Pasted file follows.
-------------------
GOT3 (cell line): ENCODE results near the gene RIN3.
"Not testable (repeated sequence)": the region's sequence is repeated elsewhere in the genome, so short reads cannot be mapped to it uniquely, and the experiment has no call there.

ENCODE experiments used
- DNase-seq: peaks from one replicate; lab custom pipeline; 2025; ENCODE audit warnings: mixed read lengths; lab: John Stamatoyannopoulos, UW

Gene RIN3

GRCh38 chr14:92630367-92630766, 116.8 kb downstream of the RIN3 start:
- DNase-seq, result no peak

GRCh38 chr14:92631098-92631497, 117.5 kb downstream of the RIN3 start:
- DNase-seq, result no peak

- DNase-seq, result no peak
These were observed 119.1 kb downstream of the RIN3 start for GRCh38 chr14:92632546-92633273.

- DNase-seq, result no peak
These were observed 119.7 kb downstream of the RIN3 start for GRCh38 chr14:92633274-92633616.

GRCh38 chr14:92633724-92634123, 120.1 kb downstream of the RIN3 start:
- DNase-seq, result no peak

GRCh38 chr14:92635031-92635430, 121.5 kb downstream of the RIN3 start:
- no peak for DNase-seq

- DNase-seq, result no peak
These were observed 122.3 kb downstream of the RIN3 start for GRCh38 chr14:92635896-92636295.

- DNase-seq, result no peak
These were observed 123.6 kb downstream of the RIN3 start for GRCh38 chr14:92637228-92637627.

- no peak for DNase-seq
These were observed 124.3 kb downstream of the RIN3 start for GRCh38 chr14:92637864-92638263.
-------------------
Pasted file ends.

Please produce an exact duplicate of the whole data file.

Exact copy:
GOT3 (cell line): ENCODE results near the gene RIN3.
"Not testable (repeated sequence)": the region's sequence is repeated elsewhere in the genome, so short reads cannot be mapped to it uniquely, and the experiment has no call there.

ENCODE experiments used
- DNase-seq: peaks from one replicate; lab custom pipeline; 2025; ENCODE audit warnings: mixed read lengths; lab: John Stamatoyannopoulos, UW

Gene RIN3

GRCh38 chr14:92630367-92630766, 116.8 kb downstream of the RIN3 start:
- DNase-seq, result no peak

GRCh38 chr14:92631098-92631497, 117.5 kb downstream of the RIN3 start:
- DNase-seq, result no peak

- DNase-seq, result no peak
These were observed 119.1 kb downstream of the RIN3 start for GRCh38 chr14:92632546-92633273.

- DNase-seq, result no peak
These were observed 119.7 kb downstream of the RIN3 start for GRCh38 chr14:92633274-92633616.

GRCh38 chr14:92633724-92634123, 120.1 kb downstream of the RIN3 start:
- DNase-seq, result no peak

GRCh38 chr14:92635031-92635430, 121.5 kb downstream of the RIN3 start:
- no peak for DNase-seq

- DNase-seq, result no peak
These were observed 122.3 kb downstream of the RIN3 start for GRCh38 chr14:92635896-92636295.

- DNase-seq, result no peak
These were observed 123.6 kb downstream of the RIN3 start for GRCh38 chr14:92637228-92637627.

- no peak for DNase-seq
These were observed 124.3 kb downstream of the RIN3 start for GRCh38 chr14:92637864-92638263.